Common research methods employed
Regarding the research design, the vast majority of studies on internet addiction are cross-sectional (n = 709; c = 85.84%), mostly gathering samples among individuals who may or may not fully represent attributes of the general population. Cross-sectional studies are primarily performed to estimate the prevalence and examine relevant risk factors for internet addiction. This type of study does not have an inherent temporal dimension as it only evaluates subjects at one point in time. By contrast, cohort and case-control studies (n = 51, c = 6.17%) enable researchers to assess the history of the treatment-seekers and endeavour to examine the causal relationship between risk factors and internet addiction. Although cohort and case-control studies have inherent limitations in showing the correlations among different variables and more susceptible to recall and selection bias, they can provide valid results to address important clinical research questions. Yet, interpretation drawn from case-control research should be thoughtfully verified by replication in other designs such as prospective cohort studies. Furthermore, cross-sectional, in comparison with longitudinal studies (n = 66; c = 7.99%) have inherent limitations in determining cause and effect's relationship as they cannot fully ascertain whether a factor was either presented before or after the onset of internet addiction. Therefore, future works would be better suited using alternative methodological approaches to enhance the robustness of the findings and conduct more longitudinal studies to provide valuable insight into the predictors and outcomes.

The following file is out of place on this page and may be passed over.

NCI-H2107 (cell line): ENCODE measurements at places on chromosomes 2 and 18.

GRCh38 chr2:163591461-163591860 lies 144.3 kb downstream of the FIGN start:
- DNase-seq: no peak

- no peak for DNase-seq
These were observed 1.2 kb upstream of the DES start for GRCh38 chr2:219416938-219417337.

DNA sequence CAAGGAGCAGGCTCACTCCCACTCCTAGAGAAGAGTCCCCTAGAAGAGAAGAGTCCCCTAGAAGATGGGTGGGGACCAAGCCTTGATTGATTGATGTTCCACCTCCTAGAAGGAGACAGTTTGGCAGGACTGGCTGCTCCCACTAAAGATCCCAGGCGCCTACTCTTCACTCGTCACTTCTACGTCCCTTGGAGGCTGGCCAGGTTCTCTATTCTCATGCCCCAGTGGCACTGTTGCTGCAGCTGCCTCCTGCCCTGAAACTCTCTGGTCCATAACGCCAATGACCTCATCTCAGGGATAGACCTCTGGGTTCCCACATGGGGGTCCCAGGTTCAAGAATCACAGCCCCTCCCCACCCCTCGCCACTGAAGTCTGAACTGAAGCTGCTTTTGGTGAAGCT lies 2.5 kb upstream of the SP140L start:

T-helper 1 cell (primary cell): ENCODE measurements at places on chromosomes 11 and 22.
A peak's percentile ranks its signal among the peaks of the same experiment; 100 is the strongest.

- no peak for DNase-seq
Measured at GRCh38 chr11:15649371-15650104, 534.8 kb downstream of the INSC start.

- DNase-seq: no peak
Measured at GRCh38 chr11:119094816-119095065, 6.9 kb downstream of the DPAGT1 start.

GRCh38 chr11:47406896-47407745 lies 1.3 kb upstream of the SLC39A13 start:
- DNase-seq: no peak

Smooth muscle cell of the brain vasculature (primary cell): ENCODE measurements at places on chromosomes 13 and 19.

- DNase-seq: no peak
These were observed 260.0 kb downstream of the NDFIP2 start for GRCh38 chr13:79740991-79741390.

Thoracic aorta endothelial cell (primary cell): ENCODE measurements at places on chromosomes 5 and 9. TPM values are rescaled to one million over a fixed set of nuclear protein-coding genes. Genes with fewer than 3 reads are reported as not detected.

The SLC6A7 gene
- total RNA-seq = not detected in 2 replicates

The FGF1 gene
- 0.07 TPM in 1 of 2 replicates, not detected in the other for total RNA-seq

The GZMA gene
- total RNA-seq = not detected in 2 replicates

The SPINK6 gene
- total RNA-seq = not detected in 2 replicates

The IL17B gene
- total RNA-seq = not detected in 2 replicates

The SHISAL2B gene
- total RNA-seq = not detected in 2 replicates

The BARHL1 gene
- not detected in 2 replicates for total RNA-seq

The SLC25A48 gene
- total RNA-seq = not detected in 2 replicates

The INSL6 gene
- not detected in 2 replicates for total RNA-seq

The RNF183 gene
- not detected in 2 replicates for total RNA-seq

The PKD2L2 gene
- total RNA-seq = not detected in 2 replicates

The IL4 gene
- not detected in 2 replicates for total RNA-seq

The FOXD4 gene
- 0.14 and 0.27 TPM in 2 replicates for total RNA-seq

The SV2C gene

Concerning data acquisition methods, a substantial amount of research administered surveys (n = 649; c = 78.57%) by applying validated instruments to design self-reported questionnaires either used in the classroom or online environment through crowd-sourcing platforms or some cloud-based survey services to gather the data. Data collected in experimental settings have been used in 92 articles (c = 11.14%), particularly prevalent among brain imaging and neuroimaging studies. Interviews, either face-to-face or in diagnostic form, have been detected in 25 papers (c = 3.02%), showed great promise for the detection of psychiatric comorbidities as they provide greater diagnostic accuracy and contribute to a more exhaustive evaluation. Research that analysed secondary data were reported in 34 studies (c = 4.11%), while the mixed method was employed in 22 studies (c = 2.66%), and only 4 papers (c = 0.48%) applied focus group discussion, a qualitative approach to collecting data.